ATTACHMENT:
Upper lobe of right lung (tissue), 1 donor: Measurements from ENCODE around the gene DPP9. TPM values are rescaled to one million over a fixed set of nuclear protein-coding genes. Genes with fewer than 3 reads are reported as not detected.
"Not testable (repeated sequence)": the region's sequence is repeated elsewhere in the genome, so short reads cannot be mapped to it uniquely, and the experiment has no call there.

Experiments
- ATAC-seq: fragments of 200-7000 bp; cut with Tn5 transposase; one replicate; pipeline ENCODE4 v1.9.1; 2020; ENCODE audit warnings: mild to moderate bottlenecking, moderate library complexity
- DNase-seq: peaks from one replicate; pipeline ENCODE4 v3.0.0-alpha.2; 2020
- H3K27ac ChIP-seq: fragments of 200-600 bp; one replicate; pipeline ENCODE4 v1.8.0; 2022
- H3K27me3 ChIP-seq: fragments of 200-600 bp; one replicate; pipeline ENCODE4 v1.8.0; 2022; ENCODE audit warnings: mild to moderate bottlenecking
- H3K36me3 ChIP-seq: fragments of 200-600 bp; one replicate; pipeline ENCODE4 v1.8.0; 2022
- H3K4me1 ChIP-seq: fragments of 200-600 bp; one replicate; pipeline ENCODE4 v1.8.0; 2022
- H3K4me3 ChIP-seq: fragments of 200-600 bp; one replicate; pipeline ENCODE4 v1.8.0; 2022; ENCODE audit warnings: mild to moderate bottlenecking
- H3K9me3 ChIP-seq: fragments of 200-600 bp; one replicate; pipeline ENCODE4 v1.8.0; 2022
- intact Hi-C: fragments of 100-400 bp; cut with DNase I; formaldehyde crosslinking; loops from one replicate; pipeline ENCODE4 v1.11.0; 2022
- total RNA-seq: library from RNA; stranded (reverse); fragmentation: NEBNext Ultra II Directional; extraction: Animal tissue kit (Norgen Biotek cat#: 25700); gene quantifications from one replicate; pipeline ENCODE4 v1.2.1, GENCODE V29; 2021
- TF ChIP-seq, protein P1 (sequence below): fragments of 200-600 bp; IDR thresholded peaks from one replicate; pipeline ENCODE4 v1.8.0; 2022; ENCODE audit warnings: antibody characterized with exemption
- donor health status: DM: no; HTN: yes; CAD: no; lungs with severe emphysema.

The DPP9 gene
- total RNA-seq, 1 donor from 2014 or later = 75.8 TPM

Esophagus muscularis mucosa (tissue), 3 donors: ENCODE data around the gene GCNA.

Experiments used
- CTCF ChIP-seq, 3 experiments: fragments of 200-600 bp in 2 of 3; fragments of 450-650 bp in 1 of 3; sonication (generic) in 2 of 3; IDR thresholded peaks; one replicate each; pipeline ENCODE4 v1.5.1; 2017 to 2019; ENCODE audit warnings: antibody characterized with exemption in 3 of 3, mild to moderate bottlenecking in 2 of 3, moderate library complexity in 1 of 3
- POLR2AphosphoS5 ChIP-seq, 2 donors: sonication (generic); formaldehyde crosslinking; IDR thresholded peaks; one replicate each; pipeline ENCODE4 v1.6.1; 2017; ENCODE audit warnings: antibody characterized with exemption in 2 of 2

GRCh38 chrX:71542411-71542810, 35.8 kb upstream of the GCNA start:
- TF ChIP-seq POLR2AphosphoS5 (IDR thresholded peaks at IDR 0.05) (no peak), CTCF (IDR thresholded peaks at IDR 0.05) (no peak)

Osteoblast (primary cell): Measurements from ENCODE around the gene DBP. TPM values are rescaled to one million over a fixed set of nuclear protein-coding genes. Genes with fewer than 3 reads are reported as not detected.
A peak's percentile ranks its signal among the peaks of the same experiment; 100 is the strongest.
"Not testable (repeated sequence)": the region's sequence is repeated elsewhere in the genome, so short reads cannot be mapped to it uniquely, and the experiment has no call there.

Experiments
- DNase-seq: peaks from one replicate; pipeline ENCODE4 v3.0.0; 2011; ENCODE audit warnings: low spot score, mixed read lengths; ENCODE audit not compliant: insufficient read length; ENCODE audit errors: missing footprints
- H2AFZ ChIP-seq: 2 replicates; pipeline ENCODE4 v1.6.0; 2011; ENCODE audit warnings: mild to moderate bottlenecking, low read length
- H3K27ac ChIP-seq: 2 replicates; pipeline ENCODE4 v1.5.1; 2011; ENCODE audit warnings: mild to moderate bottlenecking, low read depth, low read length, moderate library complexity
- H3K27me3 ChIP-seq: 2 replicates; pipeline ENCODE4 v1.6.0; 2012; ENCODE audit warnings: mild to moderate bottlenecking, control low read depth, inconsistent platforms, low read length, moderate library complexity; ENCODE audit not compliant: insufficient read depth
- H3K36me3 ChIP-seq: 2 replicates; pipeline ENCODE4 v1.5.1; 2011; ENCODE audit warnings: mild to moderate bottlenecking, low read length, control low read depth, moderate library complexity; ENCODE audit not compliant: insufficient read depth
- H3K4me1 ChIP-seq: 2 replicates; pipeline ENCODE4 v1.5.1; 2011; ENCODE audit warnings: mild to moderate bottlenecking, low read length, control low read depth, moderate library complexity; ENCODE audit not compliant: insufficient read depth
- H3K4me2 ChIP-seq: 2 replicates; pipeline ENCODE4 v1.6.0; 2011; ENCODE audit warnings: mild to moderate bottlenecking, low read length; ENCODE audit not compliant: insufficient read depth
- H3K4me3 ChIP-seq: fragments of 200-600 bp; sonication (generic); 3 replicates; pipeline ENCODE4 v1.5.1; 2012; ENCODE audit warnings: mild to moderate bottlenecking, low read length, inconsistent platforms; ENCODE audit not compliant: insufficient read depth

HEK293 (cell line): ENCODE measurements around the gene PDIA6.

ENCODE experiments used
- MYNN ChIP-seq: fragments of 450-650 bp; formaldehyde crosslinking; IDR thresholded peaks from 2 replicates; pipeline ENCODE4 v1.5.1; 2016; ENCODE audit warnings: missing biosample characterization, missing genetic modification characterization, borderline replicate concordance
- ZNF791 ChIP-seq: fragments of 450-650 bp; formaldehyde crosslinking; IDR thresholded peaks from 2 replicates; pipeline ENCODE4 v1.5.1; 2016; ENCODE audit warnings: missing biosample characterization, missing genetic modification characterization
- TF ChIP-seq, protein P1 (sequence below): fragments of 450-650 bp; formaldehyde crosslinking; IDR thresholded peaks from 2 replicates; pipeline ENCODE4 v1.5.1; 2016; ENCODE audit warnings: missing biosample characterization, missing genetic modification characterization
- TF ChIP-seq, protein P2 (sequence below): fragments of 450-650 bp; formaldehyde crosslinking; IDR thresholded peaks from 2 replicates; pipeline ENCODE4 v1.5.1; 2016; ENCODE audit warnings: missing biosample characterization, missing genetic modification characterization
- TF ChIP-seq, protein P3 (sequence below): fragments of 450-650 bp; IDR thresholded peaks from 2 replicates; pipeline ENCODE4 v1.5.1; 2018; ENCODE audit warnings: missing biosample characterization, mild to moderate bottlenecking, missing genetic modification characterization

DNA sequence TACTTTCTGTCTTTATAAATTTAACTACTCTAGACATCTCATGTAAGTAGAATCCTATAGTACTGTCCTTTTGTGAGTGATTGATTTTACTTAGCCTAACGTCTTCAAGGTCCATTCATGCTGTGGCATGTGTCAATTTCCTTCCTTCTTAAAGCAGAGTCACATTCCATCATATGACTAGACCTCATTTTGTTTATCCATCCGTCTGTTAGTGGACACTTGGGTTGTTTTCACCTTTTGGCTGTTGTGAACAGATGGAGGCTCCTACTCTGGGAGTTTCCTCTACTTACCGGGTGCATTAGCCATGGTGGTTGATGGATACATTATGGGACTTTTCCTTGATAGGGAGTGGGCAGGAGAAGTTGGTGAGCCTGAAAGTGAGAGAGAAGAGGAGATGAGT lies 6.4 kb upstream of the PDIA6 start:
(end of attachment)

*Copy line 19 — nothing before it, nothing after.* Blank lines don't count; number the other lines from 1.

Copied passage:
Experiments used